Aging Stouts in Whiskey barrels is nothing new. Breweries have been doing it for years and indeed Whiskey and Bourbon barrel aged Stouts are some of my favorites. This time, however, things went a bit in the other direction. 2bar Spirits used the actual mash bill from Counterbalance’s Kushetka Imperial Stout to produce this particular Whiskey, then aged it for 2 years in 2bar Whiskey barrels.
Since I live in the South end, I’ve been a bit of an advocate for Seattle’s many South end breweries. Back in 2015 I even published an article encouraging craft beer lovers to check out all of the breweries in SoDo, Georgetown, South Park and Columbia City. As I pointed out in that article, the South end rivals Ballard for the sheer number of breweries you can visit, albeit spread out a bit more than the concentration in Ballard.
In order to continue encouraging craft beer fans to visit Seattle’s South end breweries, they have come together to form the South Seattle Brewery Coalition (SSBC), which encourages you to “be disloyal” and drink someone else’s beer. According to the SSBC: “We love challenging one another to make better beer, to provide more excellent service, and to better educate the wonderful people who have chosen to support our businesses.”
I’m not generally big on making new year’s resolutions. I know a few people who sometimes do though, and those resolutions often revolve around some type of fitness goal like losing a few pounds, starting a new exercise routine, eating better, that kind of thing. I even know a few people who decided to make January a dry month this year, where they would not drink for the whole month.
I wouldn’t necessarily call it a resolution but, this year, I’ve decided that I’ll be doing a dry February (well – January 26th to February 25th). That means 30 days of no drinking. At the same time, I’m trying to motivate myself to work out a bit more often than I do now and see if I can drop a few pounds.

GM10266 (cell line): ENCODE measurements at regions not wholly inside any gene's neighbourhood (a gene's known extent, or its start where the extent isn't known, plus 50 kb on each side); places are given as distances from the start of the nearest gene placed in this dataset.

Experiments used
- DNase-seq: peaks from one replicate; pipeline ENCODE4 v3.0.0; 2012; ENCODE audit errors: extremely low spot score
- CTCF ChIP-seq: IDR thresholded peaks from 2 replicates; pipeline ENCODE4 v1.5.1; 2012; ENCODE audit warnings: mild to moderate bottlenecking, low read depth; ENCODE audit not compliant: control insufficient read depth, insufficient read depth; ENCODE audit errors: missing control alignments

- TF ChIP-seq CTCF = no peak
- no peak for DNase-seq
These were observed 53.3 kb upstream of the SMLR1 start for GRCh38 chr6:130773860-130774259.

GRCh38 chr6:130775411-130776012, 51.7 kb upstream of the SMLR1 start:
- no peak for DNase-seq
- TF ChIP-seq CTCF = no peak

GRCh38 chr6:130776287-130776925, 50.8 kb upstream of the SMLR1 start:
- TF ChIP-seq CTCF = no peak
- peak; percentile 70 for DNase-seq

Of course, you don’t have to eliminate alcohol from your diet to attain your fitness goals. In fact, some studies have even shown that beer can be quite effective as a post-workout recovery beverage. Perhaps that’s part of what motivated Happy Hour Fitness NW to start their Pilates & Pints program. It sounds like a great way to combine your drive for working out with your craft beer-related social life in a comfortable and familiar setting.
How would you like to visit five of Seattle’s South end breweries, have some poker-themed fun and help out Washington Wild and Brewshed Alliance at the same time? Sound too good to be true? Well Washington Wild is making it a reality as Poker N’ Pints returns to South Seattle on February 18th.
Lowercase Brewing Company first opened their doors back in early 2014 in Seattle’s South Park neighborhood, sharing a building with another South Park newcomer, Burdick Brewing Company. If you’ve been following their stories, however, then you know that both breweries had to close their taprooms last year due to prohibitively expensive building upgrades the city demanded to keep the taprooms open in that location.
Burdick simply closed their taproom and decided to go the production brewery route. Lowercase Brewing, however, wanted to keep their taproom up and running so they started looking for a new location, which they found on Airport Way in Georgetown. After a few delays with permits and such, Lowercase was finally able to open their new taproom last November. The brewery itself stayed at their original location in South Park, allowing them to install an even lager brewing system and increase their capacity. Incidentally, I have also heard rumblings that Burdick Brewing might be looking for a new taproom location as well. I’ll keep you posted.